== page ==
TEMPO.CO, Jakarta - Over a dozen wooden signs stand along the Nagari Maligi plantations main road in the Pasaman subdistrict, Pasaman Barat (west Pasaman) regency, West Sumatra. There are only oil palm trees and their reddening fruits as far as one can see while going down the muddy, winding road. The wooden signs lining the right side of the road say the land is owned by Permata Hijau Pasamans Unit II as well as by other companies. Permata Hijau's signs threaten those who steal from the plantation with five years imprisonment and a fine of up to Rp1 billion.
On the left side is a plasma (smallholder) plantation jointly run by the local community and Permata Hijau, covering over 1,000 hectares. Because of this land, around 100 Nagari Maligi residents (‘nagari’ means village in the local language) have been protesting for days at the Wilmar Group’s representative office-also home to Permata-in West Pasaman since March 9. "In 2007, the plantation was still Maligi residents’ plasma. But the company turned the land over to another group of farmers," said Hendro Bara, 59, a customary figure of Nagari Maligi.
The protest drew the central government’s attention. The coordinating ministry for political, legal, and security affairs summoned several West Sumatra government officials, who then held a meeting at the West Pasaman regent’s office last Wednesday. At first, the community refused to attend because they assumed the meeting would only benefit Permata Hijau. "Because the invitation mentioned (or implied) ‘social conflict’ while our issue is purely a legal dispute," said Zulhendri Hasan, the Nagari Maligi community’s legal representative. The meeting ended with several recommendations, including for Permata Hijau to compensate losses should the community’s documents prove to be valid.
Permata Hijau Pasaman belongs to the Wilmar Group. The business group-founded by Malaysian-born businessman Kuok Khoon Hong, alias William Kuok, with a head office in Singapore-is estimated to control 656,000 hectares of oil palm plantations in Indonesia. Despite only owning a moderate amount of land, the company controls around 30 percent of Indonesia’s oil palm industry through ownership of refineries, processing plants and transportation. The group’s significant slice of the cake places Wilmar among companies dominating Indonesia’s oil palm business.
Permata Hijau first came to Nagari Sasak and Maligi in 1992. The plantation in West Pasaman marked the start of Wilmar’s empire in Indonesia. "The (plantation) in West Pasaman is part of Wilmar’s history in Indonesia," said Hendri Saksti, the Wilmar Group’s chief of operations in Indonesia.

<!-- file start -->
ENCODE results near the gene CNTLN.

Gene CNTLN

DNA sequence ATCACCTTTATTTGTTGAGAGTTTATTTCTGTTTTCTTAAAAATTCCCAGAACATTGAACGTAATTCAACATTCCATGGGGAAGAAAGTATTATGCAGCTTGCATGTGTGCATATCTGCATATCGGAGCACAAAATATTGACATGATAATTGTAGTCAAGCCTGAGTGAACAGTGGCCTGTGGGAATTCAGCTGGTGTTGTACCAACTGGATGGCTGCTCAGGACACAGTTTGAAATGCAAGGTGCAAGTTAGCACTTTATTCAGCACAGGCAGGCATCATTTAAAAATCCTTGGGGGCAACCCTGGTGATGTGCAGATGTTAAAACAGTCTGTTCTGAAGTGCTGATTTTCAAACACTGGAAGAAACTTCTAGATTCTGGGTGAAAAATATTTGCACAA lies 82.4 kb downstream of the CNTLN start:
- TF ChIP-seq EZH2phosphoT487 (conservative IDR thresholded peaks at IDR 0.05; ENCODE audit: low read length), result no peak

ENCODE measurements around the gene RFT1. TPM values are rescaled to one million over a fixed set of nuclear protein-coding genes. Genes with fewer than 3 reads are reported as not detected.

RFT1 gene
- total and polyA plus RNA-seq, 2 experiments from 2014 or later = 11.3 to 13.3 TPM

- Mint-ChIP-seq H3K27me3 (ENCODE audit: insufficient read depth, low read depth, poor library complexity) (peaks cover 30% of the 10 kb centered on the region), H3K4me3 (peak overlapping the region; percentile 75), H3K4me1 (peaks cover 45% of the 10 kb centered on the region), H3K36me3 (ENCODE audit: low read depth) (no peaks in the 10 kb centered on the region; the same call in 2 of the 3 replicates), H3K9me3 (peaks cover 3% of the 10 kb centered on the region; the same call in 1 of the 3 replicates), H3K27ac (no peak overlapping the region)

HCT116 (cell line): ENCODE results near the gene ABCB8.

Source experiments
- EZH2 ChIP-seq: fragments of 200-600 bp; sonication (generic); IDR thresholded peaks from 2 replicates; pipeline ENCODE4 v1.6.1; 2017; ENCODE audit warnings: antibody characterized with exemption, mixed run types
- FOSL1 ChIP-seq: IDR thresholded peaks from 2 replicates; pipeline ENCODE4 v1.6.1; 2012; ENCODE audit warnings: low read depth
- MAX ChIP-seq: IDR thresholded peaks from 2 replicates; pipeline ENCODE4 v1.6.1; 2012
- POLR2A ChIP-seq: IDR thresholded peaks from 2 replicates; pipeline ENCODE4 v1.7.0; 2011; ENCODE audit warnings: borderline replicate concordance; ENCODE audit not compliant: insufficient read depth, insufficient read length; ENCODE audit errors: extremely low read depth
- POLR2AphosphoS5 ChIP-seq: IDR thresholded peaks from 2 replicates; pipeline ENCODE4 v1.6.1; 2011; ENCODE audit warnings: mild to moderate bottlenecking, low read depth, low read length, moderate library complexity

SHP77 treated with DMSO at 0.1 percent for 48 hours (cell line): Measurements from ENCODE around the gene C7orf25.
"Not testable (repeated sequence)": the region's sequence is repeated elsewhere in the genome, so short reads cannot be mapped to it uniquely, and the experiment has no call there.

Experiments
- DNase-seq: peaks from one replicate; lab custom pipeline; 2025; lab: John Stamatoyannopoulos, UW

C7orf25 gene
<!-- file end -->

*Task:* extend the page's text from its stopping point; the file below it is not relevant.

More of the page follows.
Smallholder plantations, known as ‘plasma’ plantations in Indonesia, are managed by companies along with local communities. Wilmar should have let the Maligi community run the village’s 2,100 hectares of oil palm plantation. The agreement was spelled out in a contract for the customary land’s handover signed in 1997 by Permata Hijau’s representative and the ninik mamak-clan figures in Minang communities-in Maligi. The documents we obtained mention that the contract requires Wilmar to assist Maligi residents in developing smallholder plantations. Wilmar was required to turn over the land’s management to the community in 2010.
Wilmar-through Permata Hijau-is suspected of breaking the agreement. The smallholder plantations are still managed by the company. The community is also upset because Permata Hijau is suspected of having turned over most of the smallholder plantation land to residents of Jorong Tanjung Pangkal, Nagari Persiapan Lingkung Aur, which neighbors Nagari Maligi. When Tempo visited the disputed smallholder plantation land, there was a signboard stating that the said plot was being managed by the Tanjung Pangkal’s village cooperative. The plantation covers around 600 hectares.
Permata Hijau claims it only manages 665 hectares of oil palm plantation, but Tempo found that nearly 2,100 hectares of Maligi’s ancestral land-turned-smallholder plantation were planted with oil palm. Permata Hijau Pasaman’s signs can be seen along the road, but the numbered signs that mark the company’s concession land are not in the right order, with sign No. 22 moved next to No. 19.
The company is suspected of trying to make it seem as though their landplot is smaller, to evade accusations of land misappropriation. A land certificate with private ownership has even been issued for the smallholder plantation land with a customary land status. Based on a copy of the certificate we managed to obtain, the landplot’s area is around 600 hectares.
The ninik mamak and the community reported the dispute to the police seven months ago. The Nagari Maligi community feels that Wilmar has defrauded them, inflicting losses of Rp500 billion. But the police have not done much to resolve the case. "This (case) has been ongoing for a very long time," said Erdi Adrimurlan Chaniago, West Sumatra Police director of general crimes.
Read the full article in this week's edition of Tempo English Magazine